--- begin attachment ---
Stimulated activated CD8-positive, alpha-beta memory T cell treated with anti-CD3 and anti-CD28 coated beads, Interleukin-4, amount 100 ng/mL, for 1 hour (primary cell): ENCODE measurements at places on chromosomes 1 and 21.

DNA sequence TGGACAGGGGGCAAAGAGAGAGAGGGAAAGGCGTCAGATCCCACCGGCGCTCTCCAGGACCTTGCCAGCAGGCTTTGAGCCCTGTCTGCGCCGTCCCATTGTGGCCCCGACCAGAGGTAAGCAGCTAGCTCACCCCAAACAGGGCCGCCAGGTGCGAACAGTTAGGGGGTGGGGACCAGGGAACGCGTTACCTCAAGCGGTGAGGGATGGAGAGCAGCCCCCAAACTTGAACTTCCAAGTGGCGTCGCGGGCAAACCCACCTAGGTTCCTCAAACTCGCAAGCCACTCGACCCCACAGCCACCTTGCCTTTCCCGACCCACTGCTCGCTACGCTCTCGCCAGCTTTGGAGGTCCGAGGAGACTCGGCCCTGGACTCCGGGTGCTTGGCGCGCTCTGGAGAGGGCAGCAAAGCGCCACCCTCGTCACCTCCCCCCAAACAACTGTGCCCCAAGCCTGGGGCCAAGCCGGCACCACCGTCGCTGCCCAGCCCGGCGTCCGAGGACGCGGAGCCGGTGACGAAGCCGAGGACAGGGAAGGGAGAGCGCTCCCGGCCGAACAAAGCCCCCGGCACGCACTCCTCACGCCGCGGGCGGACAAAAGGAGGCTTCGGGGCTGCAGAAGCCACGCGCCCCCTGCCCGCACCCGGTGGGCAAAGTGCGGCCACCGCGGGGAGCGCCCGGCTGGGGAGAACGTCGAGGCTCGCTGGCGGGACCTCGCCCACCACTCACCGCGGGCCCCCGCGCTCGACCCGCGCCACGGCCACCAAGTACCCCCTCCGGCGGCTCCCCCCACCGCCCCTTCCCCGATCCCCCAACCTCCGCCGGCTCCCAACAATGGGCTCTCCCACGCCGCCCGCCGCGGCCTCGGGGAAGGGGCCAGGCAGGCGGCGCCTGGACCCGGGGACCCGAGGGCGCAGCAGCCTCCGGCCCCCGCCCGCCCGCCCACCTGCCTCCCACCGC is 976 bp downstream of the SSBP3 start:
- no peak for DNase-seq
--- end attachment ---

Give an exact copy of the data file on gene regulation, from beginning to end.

Stimulated activated CD8-positive, alpha-beta memory T cell treated with anti-CD3 and anti-CD28 coated beads, Interleukin-4, amount 100 ng/mL, for 1 hour (primary cell): ENCODE measurements at places on chromosomes 1 and 21.

DNA sequence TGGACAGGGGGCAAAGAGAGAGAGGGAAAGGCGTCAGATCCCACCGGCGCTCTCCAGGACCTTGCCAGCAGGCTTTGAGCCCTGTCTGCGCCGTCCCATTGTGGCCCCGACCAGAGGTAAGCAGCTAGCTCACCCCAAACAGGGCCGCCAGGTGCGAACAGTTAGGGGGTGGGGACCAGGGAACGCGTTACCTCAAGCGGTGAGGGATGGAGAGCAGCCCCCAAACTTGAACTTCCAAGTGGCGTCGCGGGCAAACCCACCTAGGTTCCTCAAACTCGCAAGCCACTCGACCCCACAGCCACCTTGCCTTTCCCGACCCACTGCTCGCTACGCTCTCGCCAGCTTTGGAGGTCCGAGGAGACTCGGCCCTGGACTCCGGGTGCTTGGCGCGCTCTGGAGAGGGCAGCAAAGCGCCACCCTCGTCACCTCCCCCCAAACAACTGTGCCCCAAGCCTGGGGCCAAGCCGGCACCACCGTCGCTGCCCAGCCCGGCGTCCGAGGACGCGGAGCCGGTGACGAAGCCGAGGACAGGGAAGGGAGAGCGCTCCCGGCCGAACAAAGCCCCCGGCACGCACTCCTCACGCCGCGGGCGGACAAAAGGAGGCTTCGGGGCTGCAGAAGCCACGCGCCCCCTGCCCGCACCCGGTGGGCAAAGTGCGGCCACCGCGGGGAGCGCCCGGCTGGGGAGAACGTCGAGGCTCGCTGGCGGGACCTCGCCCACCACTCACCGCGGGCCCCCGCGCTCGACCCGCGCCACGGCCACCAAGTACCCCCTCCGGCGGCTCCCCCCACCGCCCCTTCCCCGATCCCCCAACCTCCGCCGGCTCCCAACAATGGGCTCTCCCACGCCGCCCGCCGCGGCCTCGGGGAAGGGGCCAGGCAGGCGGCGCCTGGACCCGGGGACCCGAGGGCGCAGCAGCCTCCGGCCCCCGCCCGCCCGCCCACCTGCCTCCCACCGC is 976 bp downstream of the SSBP3 start:
- no peak for DNase-seq